Another prior art color imager using photodiode arrays has a rotating color wheel composed of colored filter segments. The lens focuses a line image of the original object on a linear photodiode array. The rotating color wheel filters the projected line image in a repeating color sequence, e.g., red, green, blue. The signal for each color component of a given line image is stored digitally until all three color components have been detected. The signals are then reordered in memory to assign three color values to each pixel in the line image.
The color wheel color separation technique has the advantages of utilizing the full resolution of the photodiode array as well as utilizing dichroic filters. However, it has several disadvantages. The scan speed is one-third of the integral sensor/filter scan speed, since only one of three colors is detected at a time. Also, further speed reduction results from transitions between filter segments during rotation of the wheel. When the color wheel and scan line are continuously driven, as opposed to synchronously "stepped", the effective resolution of the photodiode array is diminished in the scan direction by the movement of the scan line through the color cycle of the color wheel. Another disadvantage is the size of the color wheel which limits device extensibility. Page-width "contact" or "traversing head" type scanner embodiments become impossible or unwieldy. Further, this prior art device is burdened with a large moving mechanism and the control of this mechanism.
The Sharp Corporation of Japan has introduced a third prior art color separation technique for color document scanning. The Sharp scanner employs a single photodiode array with three sequentially-fired colored fluorescent lamps (e.g., red, green, blue), as the imaging light source. The sequence of signals obtained by the photodiode array is directly analogous to the color wheel color separator. That is, the input to the photodiode array is a sequential input of the red, green and blue components of a given original line image. Likewise, the photodiode signals for each color component are digitally stored and reordered in memory at the end of each color cycle.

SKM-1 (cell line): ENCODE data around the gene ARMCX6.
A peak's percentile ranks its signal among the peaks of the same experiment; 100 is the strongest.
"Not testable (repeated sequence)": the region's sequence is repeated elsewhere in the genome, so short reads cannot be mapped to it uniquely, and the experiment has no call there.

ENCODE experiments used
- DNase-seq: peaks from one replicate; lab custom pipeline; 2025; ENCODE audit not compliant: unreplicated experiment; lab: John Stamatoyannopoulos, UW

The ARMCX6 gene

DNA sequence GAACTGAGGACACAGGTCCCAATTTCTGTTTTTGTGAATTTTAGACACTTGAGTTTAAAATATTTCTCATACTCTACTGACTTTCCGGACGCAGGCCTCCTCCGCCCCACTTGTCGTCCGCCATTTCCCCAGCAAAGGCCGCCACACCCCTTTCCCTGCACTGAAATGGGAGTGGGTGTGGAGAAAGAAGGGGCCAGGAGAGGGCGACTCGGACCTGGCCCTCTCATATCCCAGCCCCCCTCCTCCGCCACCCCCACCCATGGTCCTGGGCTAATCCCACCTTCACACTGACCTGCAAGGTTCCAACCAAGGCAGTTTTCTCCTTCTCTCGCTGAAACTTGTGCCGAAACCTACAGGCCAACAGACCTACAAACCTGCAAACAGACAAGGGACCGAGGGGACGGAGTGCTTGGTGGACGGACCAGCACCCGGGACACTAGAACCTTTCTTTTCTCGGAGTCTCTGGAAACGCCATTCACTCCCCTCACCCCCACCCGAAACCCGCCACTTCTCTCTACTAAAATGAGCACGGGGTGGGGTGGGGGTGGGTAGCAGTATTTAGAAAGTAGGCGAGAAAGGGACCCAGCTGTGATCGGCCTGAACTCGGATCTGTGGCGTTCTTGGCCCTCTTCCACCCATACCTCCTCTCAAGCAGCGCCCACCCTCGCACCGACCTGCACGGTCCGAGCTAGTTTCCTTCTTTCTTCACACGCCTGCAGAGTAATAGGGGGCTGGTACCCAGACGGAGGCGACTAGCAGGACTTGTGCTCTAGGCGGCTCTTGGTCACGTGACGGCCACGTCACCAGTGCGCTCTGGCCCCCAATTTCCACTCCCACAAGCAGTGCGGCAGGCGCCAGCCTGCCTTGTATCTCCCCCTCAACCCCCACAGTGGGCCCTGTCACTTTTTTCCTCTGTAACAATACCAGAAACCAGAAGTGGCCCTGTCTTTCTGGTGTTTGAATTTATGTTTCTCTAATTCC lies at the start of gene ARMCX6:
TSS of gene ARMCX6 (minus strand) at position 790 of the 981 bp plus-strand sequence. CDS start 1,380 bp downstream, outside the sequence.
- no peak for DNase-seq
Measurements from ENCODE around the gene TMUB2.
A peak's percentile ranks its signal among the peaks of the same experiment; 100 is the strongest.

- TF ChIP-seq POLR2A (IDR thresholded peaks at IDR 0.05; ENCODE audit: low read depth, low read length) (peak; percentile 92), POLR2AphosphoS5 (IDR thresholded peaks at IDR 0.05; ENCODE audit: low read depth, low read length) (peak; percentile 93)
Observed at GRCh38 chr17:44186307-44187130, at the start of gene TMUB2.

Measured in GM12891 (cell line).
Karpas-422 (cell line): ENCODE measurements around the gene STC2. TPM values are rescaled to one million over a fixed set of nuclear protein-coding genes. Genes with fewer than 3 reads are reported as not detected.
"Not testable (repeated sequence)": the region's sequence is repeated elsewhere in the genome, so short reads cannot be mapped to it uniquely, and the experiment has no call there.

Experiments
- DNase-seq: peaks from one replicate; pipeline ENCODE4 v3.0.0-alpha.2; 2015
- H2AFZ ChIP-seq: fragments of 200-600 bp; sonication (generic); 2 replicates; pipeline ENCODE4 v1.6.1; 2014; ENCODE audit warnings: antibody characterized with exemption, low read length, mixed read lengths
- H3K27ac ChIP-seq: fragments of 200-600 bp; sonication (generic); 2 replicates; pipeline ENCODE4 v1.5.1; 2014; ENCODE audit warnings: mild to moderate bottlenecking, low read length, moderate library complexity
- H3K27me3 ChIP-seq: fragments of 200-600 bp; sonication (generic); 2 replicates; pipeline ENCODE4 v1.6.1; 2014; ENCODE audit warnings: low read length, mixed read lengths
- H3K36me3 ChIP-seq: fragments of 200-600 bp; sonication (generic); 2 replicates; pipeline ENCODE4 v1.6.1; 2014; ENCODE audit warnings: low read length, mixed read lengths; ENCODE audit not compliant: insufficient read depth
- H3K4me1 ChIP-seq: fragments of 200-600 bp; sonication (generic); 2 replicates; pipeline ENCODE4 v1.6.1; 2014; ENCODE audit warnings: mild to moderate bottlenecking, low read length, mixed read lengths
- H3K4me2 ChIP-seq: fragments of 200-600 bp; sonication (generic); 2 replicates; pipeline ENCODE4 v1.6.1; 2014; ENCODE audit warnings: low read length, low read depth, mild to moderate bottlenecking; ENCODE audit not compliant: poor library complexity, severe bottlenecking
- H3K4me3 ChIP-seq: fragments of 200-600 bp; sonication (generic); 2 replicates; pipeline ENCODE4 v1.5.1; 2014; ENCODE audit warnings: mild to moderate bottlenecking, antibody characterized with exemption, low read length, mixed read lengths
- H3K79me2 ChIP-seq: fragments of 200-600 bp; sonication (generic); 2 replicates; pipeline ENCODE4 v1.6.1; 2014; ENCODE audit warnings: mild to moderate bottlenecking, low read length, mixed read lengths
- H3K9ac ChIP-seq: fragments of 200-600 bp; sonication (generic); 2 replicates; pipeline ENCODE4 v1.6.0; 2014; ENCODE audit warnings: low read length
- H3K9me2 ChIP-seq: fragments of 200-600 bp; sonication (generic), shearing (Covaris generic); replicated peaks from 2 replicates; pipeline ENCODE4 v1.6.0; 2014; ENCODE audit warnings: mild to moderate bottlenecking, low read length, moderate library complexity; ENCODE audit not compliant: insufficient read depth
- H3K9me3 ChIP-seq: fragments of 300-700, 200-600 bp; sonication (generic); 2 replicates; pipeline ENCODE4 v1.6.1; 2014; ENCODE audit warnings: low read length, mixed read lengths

Like the color wheel color separator, the tri-colored lamp approach provides imaging means that utilize the full resolution of the photodiode array. Several shortcomings, however, limit the speed and color integrity of the imager. In order to obtain correct color separation, the light output from each lamp should be extinguished before the firing of the next lamp in sequence; blended lamp output produces undersaturated color detection. Scanning speed, as a result, is limited by the persistence time of the phosphors utilized in each fluorescent lamp or the ability to dynamically subtract out the signal produced by the decaying light output of a previously fired lamp. Color integrity is further limited by the selection of phosphors having persistence values sufficiently low to meet commercial scan speed specifications. Typically, external absorption filtering of the lamps is required to obtain the desired spectral characteristics of each lamp output. As with the color wheel color separator, when the scan line is continously driven, as is desirable for scan speed, the effective resolution of the photodiode array is diminished in the scan direction by the movement of the scan line through the color cycle of the sequentially-fired lamps. The size and bulk of the optical system comprising the three lamps likewise restricts device extensibility toward "contact" or "traversing head" type scanner applications.
The present invention is a novel composited trichromatic beamsplitter and photosensor. The trichromatic beamsplitter consists of composited dichroic beamsplitter plates that separate a projected image into its three color components with spacial as well as spectral precision. The three linear array photosensor comprises a monolithic sensor having three parallel photodiode arrays spaced precisely to accept the color component images of the trichromatic beamsplitter. One embodiment of the trichromatic beam-splitter 56 is shown in FIG. 3. Another version of the trichromatic beamsplitter 56 is shown in FIG. 6. FIG. 7A shows trichromatic beamsplitter 59.
The present invention is compact, inexpensive and easy to manufacture. Another advantage of the present invention is the color coincidence within a pixel. That is, each portion of a pixel generates all three color components. The invention also features accurate spectral and spacial separation. Accurate spectral separation is achieved partially through the dichroic filters and partially through a lamp which is spectrally-tailored to meet the requirements of the color imager system. Accurate spacial separation is achieved through the accuracy of the plate thicknesses. This invention also features high resolution and high-scan speed. Each pixel generates all spectral components and the photosensor detects the spectral components in parallel.